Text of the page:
Mike Pompeo Brought His Backward View of Human Rights to the UN. Europe Wasn’t Buying It.

France, Germany, and Great Britain declined to support the State Department’s new vision.

Andrew Harnik/AFP/Getty

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Secretary of State Mike Pompeo urged foreign leaders to “secure unalienable rights” in a United Nations speech on Wednesday, which laid the “crisis” in international human rights at the feet of longtime American adversaries and multilateral bodies like the UN. “Authoritarian governments, from China to Iran to Venezuela, are depriving our fellow human beings of their basic rights,” he said. “Meanwhile, many multinational organizations have lost their way, focusing on partisan policy preferences while failing to defend fundamental rights.”

Pompeo’s speech, which was part of an event hosted by the United States during the UN General Assembly, was marketed as a celebration of the Universal Declaration of Human Rights, the foundational document for decades of human rights policy. Instead, Pompeo promoted his own narrowly-defined idea of human rights, which was formalized last month in a report from a controversial State Department advisory body. Known as the Commission on Unalienable Rights, the group was stocked with critics of contraception, same-sex marriage, and abortion, including Pompeo’s former boss. In its final report, which was released last month, the commission elevated some rights like religious freedom as “unalienable,” while dismissing abortion and same-sex marriages as “divisive social and political controversies.”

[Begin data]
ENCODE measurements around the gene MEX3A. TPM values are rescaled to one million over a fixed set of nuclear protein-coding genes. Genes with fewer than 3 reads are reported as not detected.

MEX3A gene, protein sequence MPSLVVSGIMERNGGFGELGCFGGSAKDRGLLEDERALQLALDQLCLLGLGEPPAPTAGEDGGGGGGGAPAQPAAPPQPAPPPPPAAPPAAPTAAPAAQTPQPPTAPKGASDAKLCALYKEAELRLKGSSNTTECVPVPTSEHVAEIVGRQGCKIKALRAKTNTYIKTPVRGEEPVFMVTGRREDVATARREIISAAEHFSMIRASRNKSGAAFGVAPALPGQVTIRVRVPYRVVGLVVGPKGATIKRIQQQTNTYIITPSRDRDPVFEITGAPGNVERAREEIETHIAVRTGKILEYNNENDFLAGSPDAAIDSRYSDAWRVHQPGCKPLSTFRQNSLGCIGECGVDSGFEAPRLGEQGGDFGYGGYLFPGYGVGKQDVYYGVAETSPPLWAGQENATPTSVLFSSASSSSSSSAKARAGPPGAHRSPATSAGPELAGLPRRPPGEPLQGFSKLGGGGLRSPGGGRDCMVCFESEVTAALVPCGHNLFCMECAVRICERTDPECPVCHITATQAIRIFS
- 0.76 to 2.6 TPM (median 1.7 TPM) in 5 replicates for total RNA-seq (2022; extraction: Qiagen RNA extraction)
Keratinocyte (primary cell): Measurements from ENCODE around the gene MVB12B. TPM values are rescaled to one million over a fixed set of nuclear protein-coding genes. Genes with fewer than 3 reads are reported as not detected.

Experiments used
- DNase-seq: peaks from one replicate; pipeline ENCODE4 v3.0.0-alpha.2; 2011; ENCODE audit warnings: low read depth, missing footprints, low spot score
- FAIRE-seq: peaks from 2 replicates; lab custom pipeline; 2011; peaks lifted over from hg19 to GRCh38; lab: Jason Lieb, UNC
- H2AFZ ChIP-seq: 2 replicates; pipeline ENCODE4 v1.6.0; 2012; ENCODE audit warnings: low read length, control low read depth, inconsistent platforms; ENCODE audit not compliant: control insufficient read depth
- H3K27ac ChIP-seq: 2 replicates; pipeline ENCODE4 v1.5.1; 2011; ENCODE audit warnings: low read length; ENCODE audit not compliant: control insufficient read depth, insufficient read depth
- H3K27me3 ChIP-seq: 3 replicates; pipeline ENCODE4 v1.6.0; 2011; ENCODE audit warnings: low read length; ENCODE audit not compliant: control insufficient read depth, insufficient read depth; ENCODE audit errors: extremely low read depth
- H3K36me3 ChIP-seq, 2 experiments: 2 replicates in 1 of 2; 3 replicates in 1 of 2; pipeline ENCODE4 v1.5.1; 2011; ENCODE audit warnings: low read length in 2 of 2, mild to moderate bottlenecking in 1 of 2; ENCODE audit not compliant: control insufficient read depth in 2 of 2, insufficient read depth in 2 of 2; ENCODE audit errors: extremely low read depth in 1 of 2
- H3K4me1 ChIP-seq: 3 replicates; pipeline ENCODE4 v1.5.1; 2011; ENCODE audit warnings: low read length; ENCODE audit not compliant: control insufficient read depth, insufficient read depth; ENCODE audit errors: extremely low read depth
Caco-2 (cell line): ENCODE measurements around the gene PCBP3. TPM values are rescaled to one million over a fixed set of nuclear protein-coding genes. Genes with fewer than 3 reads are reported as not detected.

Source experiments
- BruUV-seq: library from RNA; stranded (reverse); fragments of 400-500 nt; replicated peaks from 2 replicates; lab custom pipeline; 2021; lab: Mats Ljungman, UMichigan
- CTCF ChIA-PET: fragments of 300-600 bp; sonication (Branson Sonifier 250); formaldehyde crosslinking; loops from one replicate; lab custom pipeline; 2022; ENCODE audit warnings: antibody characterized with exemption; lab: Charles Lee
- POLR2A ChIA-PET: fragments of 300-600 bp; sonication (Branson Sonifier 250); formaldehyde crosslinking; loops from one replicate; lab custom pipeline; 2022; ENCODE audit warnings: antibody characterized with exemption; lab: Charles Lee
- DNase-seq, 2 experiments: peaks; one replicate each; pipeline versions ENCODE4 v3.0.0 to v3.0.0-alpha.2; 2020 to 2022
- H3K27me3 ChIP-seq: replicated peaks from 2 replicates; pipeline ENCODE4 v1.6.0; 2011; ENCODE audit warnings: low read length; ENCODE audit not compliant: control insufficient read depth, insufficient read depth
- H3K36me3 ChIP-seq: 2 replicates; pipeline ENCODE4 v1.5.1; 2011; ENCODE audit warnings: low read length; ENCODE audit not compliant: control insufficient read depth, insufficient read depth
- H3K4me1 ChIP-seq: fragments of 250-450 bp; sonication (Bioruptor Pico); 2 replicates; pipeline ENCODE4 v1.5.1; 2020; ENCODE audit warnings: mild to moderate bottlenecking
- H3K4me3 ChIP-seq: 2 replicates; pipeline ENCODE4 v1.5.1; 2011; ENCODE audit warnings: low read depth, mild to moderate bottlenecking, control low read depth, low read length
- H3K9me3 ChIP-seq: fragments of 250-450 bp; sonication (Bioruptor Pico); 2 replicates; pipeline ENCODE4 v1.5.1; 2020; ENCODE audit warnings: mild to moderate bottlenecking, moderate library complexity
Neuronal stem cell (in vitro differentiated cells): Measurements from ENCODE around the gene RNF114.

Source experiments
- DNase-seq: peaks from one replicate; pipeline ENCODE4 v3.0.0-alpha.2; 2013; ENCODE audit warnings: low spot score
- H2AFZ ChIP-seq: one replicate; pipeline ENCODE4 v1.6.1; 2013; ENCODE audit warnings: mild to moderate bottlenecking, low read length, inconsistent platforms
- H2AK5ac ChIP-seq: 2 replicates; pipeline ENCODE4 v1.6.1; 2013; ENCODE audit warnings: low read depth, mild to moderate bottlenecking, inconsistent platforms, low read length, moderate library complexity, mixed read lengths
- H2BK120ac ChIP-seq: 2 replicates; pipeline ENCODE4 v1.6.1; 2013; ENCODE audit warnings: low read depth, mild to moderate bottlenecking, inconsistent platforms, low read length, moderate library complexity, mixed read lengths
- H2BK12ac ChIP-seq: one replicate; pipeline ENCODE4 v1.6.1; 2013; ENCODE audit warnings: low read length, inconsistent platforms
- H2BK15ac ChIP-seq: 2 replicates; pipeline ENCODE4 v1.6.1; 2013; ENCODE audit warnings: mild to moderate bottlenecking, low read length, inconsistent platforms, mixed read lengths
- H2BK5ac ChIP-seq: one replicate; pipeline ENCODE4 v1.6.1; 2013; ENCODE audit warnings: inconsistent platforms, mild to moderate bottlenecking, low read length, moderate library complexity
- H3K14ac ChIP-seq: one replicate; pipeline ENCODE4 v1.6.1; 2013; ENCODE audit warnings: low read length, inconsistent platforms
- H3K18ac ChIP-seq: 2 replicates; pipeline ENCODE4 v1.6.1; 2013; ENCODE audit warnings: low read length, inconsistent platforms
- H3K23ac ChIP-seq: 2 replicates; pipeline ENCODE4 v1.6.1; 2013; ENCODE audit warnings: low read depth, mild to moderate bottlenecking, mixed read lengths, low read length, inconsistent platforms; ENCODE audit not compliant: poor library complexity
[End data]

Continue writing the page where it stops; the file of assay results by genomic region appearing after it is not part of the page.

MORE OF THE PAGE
Since the publication of the report, Pompeo has wasted no time promoting it on the world stage. Last week, the US delegation to the UN office in Geneva staged a virtual event with two commission leaders to “explain” the report. Ahead of Pompeo’s speech on Wednesday, State Department officials solicited support from the European Union for its human rights commission, but once that met with a tepid response, “rebranded their outreach efforts” around the Universal Declaration for Human Rights,” the New York Times reported. That recruitment method still failed to get any major European allies to sign a joint statement, released by the State Department, promoting the view that individual countries should “recognize the many differences in our cultural, political, legal, religious, and other traditions, yet reaffirm fundamental freedoms and rights for all.” Traditional US allies such as Great Britain, France, Germany, and Canada did not sign the document, but countries with notoriously poor human rights records like Saudi Arabia and the United Arab Emirates did.

“You can tell a US priority initiative on human rights is wildly off-track when it attracts support from Uzbekistan, Saudi Arabia, and the Democratic Republic of Congo, but not Sweden, Norway, France, or the UK,” Rob Berschinski, senior vice president for policy at Human Rights First, told me. 

For as much as Pompeo wants to batter US adversaries like China and Venezuela, it’s his own flexible definition of human rights that is most attractive to authoritarian leaders. In his speech, Pompeo said the commission’s report should “serve as an inspiration to other nations and people all across the world,” adding, “they should turn to their traditions and rededicate themselves to their moral, philosophical, and religious resources to reaffirm the rights that are inherent in all persons.” This idea—that countries can use their own cultural norms as a bulwark against the global human rights consensus—is “exactly what the governments in Beijing and Tehran want to hear,” Berschinski said. “They will no doubt use this message to ignore calls to stop abusing their citizens.”

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